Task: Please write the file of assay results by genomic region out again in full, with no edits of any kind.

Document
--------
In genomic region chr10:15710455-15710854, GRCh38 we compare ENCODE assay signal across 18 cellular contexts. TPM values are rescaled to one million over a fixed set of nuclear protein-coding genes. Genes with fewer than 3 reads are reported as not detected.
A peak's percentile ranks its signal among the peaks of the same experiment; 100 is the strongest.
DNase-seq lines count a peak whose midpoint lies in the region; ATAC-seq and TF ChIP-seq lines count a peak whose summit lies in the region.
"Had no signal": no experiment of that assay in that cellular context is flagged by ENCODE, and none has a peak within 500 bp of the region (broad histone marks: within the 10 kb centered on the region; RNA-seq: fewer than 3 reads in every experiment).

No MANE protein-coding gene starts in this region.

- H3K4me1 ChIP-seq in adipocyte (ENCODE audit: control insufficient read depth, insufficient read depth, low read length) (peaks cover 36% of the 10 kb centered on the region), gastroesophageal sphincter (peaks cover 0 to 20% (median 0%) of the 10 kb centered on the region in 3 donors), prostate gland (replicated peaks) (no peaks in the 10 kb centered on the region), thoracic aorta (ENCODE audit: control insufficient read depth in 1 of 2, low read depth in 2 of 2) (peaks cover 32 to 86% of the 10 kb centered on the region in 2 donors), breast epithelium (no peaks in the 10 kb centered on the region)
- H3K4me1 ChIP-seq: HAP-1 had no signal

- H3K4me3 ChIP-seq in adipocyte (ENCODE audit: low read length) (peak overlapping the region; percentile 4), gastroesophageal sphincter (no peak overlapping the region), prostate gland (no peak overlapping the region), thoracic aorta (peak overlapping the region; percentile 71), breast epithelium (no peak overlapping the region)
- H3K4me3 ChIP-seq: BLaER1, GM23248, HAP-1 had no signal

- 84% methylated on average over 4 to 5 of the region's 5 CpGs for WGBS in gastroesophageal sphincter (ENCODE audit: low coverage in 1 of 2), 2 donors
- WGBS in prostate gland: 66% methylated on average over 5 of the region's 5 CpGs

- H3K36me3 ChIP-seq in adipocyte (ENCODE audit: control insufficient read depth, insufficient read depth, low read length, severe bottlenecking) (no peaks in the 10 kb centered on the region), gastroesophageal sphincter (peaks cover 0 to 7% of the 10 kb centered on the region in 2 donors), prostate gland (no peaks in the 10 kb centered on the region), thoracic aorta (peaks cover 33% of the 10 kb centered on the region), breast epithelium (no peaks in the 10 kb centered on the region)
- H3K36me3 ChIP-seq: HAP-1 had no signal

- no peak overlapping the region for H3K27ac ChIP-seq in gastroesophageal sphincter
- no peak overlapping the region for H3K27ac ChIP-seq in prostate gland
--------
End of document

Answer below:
In genomic region chr10:15710455-15710854, GRCh38 we compare ENCODE assay signal across 18 cellular contexts. TPM values are rescaled to one million over a fixed set of nuclear protein-coding genes. Genes with fewer than 3 reads are reported as not detected.
A peak's percentile ranks its signal among the peaks of the same experiment; 100 is the strongest.
DNase-seq lines count a peak whose midpoint lies in the region; ATAC-seq and TF ChIP-seq lines count a peak whose summit lies in the region.
"Had no signal": no experiment of that assay in that cellular context is flagged by ENCODE, and none has a peak within 500 bp of the region (broad histone marks: within the 10 kb centered on the region; RNA-seq: fewer than 3 reads in every experiment).

No MANE protein-coding gene starts in this region.

- H3K4me1 ChIP-seq in adipocyte (ENCODE audit: control insufficient read depth, insufficient read depth, low read length) (peaks cover 36% of the 10 kb centered on the region), gastroesophageal sphincter (peaks cover 0 to 20% (median 0%) of the 10 kb centered on the region in 3 donors), prostate gland (replicated peaks) (no peaks in the 10 kb centered on the region), thoracic aorta (ENCODE audit: control insufficient read depth in 1 of 2, low read depth in 2 of 2) (peaks cover 32 to 86% of the 10 kb centered on the region in 2 donors), breast epithelium (no peaks in the 10 kb centered on the region)
- H3K4me1 ChIP-seq: HAP-1 had no signal

- H3K4me3 ChIP-seq in adipocyte (ENCODE audit: low read length) (peak overlapping the region; percentile 4), gastroesophageal sphincter (no peak overlapping the region), prostate gland (no peak overlapping the region), thoracic aorta (peak overlapping the region; percentile 71), breast epithelium (no peak overlapping the region)
- H3K4me3 ChIP-seq: BLaER1, GM23248, HAP-1 had no signal

- 84% methylated on average over 4 to 5 of the region's 5 CpGs for WGBS in gastroesophageal sphincter (ENCODE audit: low coverage in 1 of 2), 2 donors
- WGBS in prostate gland: 66% methylated on average over 5 of the region's 5 CpGs

- H3K36me3 ChIP-seq in adipocyte (ENCODE audit: control insufficient read depth, insufficient read depth, low read length, severe bottlenecking) (no peaks in the 10 kb centered on the region), gastroesophageal sphincter (peaks cover 0 to 7% of the 10 kb centered on the region in 2 donors), prostate gland (no peaks in the 10 kb centered on the region), thoracic aorta (peaks cover 33% of the 10 kb centered on the region), breast epithelium (no peaks in the 10 kb centered on the region)
- H3K36me3 ChIP-seq: HAP-1 had no signal

- no peak overlapping the region for H3K27ac ChIP-seq in gastroesophageal sphincter
- no peak overlapping the region for H3K27ac ChIP-seq in prostate gland